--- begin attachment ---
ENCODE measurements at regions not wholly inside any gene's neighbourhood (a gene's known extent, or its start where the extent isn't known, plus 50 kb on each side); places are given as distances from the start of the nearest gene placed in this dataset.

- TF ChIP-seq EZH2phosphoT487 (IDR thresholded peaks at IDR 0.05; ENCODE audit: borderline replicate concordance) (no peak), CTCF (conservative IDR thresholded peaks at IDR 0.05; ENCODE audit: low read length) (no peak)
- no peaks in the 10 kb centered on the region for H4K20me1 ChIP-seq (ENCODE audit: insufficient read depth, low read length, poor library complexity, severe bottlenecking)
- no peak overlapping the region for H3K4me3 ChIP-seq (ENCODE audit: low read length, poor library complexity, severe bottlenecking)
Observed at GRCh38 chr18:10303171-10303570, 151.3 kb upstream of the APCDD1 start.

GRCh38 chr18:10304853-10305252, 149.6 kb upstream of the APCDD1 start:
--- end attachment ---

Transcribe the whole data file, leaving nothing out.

ENCODE measurements at regions not wholly inside any gene's neighbourhood (a gene's known extent, or its start where the extent isn't known, plus 50 kb on each side); places are given as distances from the start of the nearest gene placed in this dataset.

- TF ChIP-seq EZH2phosphoT487 (IDR thresholded peaks at IDR 0.05; ENCODE audit: borderline replicate concordance) (no peak), CTCF (conservative IDR thresholded peaks at IDR 0.05; ENCODE audit: low read length) (no peak)
- no peaks in the 10 kb centered on the region for H4K20me1 ChIP-seq (ENCODE audit: insufficient read depth, low read length, poor library complexity, severe bottlenecking)
- no peak overlapping the region for H3K4me3 ChIP-seq (ENCODE audit: low read length, poor library complexity, severe bottlenecking)
Observed at GRCh38 chr18:10303171-10303570, 151.3 kb upstream of the APCDD1 start.

GRCh38 chr18:10304853-10305252, 149.6 kb upstream of the APCDD1 start: